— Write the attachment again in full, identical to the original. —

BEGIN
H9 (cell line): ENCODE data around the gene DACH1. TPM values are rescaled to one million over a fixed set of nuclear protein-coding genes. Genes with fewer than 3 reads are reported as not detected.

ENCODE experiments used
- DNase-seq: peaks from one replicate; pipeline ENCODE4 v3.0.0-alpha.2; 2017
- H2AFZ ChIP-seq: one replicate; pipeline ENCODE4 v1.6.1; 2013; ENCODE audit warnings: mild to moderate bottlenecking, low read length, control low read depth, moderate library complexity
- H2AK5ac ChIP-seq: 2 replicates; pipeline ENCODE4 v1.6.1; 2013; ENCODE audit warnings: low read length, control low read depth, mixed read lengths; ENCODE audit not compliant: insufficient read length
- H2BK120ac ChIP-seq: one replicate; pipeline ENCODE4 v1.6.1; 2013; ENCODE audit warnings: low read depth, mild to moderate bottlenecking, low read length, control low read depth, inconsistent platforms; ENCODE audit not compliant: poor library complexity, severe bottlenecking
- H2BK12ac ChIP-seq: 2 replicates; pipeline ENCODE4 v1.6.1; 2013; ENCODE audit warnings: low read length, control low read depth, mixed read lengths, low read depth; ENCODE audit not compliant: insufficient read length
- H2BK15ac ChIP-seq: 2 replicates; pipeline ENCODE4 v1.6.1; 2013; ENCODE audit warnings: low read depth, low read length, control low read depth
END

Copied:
H9 (cell line): ENCODE data around the gene DACH1. TPM values are rescaled to one million over a fixed set of nuclear protein-coding genes. Genes with fewer than 3 reads are reported as not detected.

ENCODE experiments used
- DNase-seq: peaks from one replicate; pipeline ENCODE4 v3.0.0-alpha.2; 2017
- H2AFZ ChIP-seq: one replicate; pipeline ENCODE4 v1.6.1; 2013; ENCODE audit warnings: mild to moderate bottlenecking, low read length, control low read depth, moderate library complexity
- H2AK5ac ChIP-seq: 2 replicates; pipeline ENCODE4 v1.6.1; 2013; ENCODE audit warnings: low read length, control low read depth, mixed read lengths; ENCODE audit not compliant: insufficient read length
- H2BK120ac ChIP-seq: one replicate; pipeline ENCODE4 v1.6.1; 2013; ENCODE audit warnings: low read depth, mild to moderate bottlenecking, low read length, control low read depth, inconsistent platforms; ENCODE audit not compliant: poor library complexity, severe bottlenecking
- H2BK12ac ChIP-seq: 2 replicates; pipeline ENCODE4 v1.6.1; 2013; ENCODE audit warnings: low read length, control low read depth, mixed read lengths, low read depth; ENCODE audit not compliant: insufficient read length
- H2BK15ac ChIP-seq: 2 replicates; pipeline ENCODE4 v1.6.1; 2013; ENCODE audit warnings: low read depth, low read length, control low read depth